Why Do Touch-Me-Not (Mimosa Pudica) Leaves Close When Touched?

Mimosa pudica is a perennial herb of the Fabaceae pea family and is native to Central and South America. Also known as the touch me not plantt or the sensitive plant, is well-known for closing its leaves (or folding its leaves inwards) when touched.

When it comes to playing with plants, there’s no greater pleasure than touching the leaves of the touch-me-not plant and watching them recoil, shrink, and “go to sleep”. I used to do it a lot as a kid, and still do, whenever a chance presents itself.

There were a lot of those ‘kid stories’ that surrounded this fascinating behavior of the plant’s leaves (some of which I believed, by the way). As we grew older, the stories transformed a bit to accommodate the real biological reason behind the great touch-me-not mystery.

So, without further adieu, let’s look at why touch-me-not leaves “go to sleep” when you touch, shake or blow air at them.

What is Mimosa Pudica (Touch Me Not plant)?

Mimosa pudica is a perennial herb of the Fabaceae pea family and is native to Central and South America. Also known as the touch me not plant or the sensitive plant, is well-known for closing its leaves (or folding its leaves inwards) when touched.

mimosa pudica

The famous Touch-Me-Not plant (Image Source: Wikimedia)

There are certain plant species that undergo structural changes in a very short span of time; this is known as ‘rapid plant movement‘. This happens when the receptors present in the plant’s body are activated by an alteration or modification of the plant’s shape. Mimosa pudica, better known as the ‘touch-me-not plant’, is one of the few plants that demonstrate this rapid plant movement. Although native to South and Central America, touch-me-nots are now found all over the world due to their amazing response to human touch.

Why do mimosa pudica leaves close when touched?

The movement of plants caused by touch stimulus is known as Thigmonasty. In this mechanosensory response, water within the cells and other cell contents apply a certain amount of force against the cell walls of the plant; this is called turgor pressure.

It is due to turgor pressure that the leaves of this plant stay upright unless disturbed externally. Now, when you touch or shake the leaves (known as seismonastic movements), the swollen base of the leaf stalk (called the ‘pulvinus’), which contains certain contractile proteins, is activated.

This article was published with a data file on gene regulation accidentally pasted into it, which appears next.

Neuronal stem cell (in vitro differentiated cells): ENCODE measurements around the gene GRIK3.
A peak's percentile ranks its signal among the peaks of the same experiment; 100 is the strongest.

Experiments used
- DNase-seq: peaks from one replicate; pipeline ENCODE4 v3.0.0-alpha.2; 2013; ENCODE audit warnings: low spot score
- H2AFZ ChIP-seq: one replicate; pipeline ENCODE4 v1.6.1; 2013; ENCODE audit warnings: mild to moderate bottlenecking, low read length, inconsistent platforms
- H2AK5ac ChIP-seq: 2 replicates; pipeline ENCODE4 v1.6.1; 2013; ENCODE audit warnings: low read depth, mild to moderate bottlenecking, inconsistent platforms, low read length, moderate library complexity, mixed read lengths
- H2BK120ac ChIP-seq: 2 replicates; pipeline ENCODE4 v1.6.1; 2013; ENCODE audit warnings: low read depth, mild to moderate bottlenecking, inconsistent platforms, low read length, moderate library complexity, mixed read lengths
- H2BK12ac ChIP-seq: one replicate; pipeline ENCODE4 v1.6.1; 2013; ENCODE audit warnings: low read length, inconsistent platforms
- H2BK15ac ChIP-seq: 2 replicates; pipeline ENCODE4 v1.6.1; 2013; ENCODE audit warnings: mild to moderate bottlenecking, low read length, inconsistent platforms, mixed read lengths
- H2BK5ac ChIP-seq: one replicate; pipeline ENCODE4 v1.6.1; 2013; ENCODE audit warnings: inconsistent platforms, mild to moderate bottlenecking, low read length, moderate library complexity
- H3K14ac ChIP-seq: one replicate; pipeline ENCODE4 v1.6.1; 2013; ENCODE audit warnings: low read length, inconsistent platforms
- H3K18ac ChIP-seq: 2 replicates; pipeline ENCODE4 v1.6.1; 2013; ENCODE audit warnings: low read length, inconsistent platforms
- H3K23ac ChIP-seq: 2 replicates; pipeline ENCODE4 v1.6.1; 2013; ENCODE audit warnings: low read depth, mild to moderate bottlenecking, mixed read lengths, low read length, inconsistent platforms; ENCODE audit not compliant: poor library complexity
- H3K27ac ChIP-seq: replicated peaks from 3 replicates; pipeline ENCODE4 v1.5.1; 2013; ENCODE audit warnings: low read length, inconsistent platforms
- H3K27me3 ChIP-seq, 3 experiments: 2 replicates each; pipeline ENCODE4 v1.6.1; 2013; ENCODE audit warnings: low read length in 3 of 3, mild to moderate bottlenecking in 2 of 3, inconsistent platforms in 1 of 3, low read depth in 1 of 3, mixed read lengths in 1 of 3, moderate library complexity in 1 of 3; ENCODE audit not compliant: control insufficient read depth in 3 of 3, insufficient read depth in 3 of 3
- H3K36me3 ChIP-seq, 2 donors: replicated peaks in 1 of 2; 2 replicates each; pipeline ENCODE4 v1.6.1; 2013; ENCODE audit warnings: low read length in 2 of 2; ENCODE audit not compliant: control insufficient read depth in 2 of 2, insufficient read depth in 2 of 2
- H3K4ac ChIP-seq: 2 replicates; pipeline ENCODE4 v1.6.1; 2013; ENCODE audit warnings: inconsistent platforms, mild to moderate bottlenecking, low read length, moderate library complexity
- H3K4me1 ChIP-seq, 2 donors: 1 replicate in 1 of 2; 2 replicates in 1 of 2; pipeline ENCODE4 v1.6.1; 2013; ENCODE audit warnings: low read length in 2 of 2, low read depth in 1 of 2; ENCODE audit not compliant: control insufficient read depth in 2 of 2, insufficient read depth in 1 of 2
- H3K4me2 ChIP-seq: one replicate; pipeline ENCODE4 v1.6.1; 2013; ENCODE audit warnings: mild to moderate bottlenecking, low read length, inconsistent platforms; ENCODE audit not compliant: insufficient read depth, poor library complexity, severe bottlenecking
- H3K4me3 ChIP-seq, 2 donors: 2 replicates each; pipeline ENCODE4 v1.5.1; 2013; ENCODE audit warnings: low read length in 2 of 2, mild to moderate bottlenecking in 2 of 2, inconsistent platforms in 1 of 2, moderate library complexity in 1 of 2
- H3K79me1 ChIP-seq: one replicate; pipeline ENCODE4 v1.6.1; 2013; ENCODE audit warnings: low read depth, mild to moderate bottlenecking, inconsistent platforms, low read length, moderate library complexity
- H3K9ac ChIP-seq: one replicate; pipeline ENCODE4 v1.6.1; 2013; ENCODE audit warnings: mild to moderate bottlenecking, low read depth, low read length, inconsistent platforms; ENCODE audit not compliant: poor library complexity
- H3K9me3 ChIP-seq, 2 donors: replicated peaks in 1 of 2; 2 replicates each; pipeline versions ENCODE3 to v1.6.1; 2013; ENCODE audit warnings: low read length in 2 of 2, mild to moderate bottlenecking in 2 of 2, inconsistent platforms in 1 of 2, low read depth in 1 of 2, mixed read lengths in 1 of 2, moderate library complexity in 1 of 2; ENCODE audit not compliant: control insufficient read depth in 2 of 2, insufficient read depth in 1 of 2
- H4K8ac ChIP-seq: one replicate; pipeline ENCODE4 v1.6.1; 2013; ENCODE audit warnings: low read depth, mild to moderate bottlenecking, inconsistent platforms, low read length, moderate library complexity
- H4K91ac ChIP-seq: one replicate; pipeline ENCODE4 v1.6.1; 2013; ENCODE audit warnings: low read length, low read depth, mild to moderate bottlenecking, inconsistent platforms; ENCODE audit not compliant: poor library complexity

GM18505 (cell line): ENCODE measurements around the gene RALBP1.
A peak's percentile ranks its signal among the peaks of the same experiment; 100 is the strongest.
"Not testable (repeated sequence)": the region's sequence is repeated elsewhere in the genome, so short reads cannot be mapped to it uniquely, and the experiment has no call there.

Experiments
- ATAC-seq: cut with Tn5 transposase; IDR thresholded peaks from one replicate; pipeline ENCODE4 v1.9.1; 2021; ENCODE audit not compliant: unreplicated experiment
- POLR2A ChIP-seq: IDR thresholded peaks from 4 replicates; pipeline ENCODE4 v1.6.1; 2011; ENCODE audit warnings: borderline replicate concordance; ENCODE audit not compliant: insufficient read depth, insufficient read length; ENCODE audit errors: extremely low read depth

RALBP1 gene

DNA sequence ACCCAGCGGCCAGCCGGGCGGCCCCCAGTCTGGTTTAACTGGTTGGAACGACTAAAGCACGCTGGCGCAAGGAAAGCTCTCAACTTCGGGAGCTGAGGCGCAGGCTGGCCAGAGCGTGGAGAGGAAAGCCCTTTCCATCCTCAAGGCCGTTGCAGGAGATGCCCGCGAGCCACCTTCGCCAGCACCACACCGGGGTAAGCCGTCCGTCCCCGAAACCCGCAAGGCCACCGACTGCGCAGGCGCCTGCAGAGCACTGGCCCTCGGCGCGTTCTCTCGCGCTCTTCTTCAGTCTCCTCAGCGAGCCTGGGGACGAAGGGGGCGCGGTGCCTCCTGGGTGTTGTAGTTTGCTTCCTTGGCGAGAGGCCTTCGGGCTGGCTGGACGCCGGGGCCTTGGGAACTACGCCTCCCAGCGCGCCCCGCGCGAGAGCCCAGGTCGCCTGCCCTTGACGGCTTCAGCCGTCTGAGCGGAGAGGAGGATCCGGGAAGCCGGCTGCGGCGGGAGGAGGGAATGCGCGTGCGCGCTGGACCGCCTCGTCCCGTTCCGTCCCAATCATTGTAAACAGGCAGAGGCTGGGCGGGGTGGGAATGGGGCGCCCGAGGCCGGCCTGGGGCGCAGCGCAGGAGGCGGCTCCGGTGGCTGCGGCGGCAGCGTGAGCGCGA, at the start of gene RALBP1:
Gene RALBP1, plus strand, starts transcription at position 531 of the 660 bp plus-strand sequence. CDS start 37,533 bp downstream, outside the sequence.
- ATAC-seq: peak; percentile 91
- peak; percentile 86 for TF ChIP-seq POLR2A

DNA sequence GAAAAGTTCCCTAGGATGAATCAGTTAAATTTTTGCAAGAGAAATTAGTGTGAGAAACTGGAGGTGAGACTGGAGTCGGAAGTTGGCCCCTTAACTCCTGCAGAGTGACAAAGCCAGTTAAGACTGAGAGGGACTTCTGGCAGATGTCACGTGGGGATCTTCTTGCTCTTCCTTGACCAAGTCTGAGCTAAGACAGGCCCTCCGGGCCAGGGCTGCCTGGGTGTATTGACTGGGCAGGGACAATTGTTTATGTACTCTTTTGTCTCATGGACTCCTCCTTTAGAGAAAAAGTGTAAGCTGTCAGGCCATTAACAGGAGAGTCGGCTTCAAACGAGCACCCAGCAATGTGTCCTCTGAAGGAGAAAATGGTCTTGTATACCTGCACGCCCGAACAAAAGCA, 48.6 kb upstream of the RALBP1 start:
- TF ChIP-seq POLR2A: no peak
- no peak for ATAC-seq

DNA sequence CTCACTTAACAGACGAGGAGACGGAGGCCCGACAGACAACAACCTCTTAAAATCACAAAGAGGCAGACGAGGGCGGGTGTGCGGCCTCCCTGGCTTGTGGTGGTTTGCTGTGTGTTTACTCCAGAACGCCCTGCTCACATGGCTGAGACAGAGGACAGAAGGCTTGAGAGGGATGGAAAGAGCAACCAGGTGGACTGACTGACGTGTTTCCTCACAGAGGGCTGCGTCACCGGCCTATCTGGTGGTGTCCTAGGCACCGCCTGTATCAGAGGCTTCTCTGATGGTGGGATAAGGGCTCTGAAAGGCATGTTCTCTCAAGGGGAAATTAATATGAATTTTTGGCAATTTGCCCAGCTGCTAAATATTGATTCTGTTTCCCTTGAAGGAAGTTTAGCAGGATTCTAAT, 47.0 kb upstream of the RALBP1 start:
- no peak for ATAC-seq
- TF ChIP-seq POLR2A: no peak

The mechanism that makes mimosa pudica leaves to close

When disturbed externally, certain regions of the plant trigger a release of various chemicals, including potassium ions, within the body of the plant. These chemicals make water and electrolytes flow/diffuse out of the cell, resulting in a loss of cell pressure. This causes the cell to collapse, which squeezes the leaves shut. Stimuli, in the form of touch, is sometimes transmitted to neighboring leaves as well, causing something like this to happen:

via GIPHY

Does it have any purpose?

The process of folding and recoiling of leaves costs the mimosa pudica plant a lot of energy. Furthermore, this response is also said to interfere with photosynthesis (the process through which leaves prepare food for the plant in the presence of water, carbon dioxide and sunlight). Therefore, it comes as no surprise that botanists are confounded as to why these plants evolved this trait, given that it depletes their energy stores and adversely impacts them.

There is no conclusive proof as to why touch-me-not plants evolved this trait, but researchers believe that it may act as a defense mechanism of sorts for them. Consider this; if you were a tiny little herbivorous insect looking for a nice supper from a plant, would you take the risk and go near a plant whose leaves twist, turn, fold and droop when you touch it, or would you rather go to a passive, peaceful meal?

Furthermore, it’s also believed that such rapid movements help the plant dislodge insects that may pose a danger to certain parts of the plant.

As enthralling as it may seem at first, touch-me-not leaves have to work extra hard to make their food after you touch, shake or otherwise disturb them in any way. Therefore, as the sensible and noble human being that you are, try not to have fun at its ‘energy expense’ the next time you stumble upon a touch-me-not plant.

It might be a fascinating process to watch, but just because you can doesn’t mean you should!

References

  1. National Gardening Association
  2. Plant Physiology – Journal
  3. National Academy of Sciences
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About the Author:

Ashish is a Science graduate (Bachelor of Science) from Punjabi University (India). He spends a lot of time watching movies, and an awful lot more time discussing them. He likes Harry Potter and the Avengers, and obsesses over how thoroughly Science dictates every aspect of life… in this universe, at least.

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